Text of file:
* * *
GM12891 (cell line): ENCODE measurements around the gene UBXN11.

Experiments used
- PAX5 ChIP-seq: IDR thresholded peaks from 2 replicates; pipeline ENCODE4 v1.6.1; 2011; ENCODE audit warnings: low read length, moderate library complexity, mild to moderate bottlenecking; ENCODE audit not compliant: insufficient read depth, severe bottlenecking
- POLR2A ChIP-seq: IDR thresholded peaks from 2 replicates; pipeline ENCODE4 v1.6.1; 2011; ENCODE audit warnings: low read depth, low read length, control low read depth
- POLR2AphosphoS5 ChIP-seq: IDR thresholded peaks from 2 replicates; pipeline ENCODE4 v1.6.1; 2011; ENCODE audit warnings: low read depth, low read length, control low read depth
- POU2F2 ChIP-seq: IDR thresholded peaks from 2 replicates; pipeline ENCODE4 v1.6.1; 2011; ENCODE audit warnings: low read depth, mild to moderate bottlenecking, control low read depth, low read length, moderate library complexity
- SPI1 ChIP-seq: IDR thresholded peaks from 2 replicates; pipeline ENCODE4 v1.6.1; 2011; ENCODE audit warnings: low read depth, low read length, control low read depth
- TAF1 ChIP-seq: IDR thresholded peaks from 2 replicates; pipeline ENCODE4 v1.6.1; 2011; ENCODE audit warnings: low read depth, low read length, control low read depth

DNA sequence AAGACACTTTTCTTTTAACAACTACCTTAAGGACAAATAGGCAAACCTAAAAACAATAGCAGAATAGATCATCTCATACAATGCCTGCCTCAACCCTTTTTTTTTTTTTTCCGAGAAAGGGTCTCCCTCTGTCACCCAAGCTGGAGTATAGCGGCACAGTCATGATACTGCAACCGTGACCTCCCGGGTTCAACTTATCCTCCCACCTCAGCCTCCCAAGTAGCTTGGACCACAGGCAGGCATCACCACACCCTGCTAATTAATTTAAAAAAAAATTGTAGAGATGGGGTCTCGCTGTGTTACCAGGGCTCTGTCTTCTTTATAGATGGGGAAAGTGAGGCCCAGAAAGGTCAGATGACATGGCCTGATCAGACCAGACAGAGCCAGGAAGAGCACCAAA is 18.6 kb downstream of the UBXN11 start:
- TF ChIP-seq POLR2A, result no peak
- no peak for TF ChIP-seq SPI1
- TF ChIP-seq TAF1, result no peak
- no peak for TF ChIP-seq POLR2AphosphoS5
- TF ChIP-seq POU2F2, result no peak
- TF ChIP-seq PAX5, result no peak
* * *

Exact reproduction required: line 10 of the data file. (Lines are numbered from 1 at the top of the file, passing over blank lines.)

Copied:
- TF ChIP-seq POLR2A, result no peak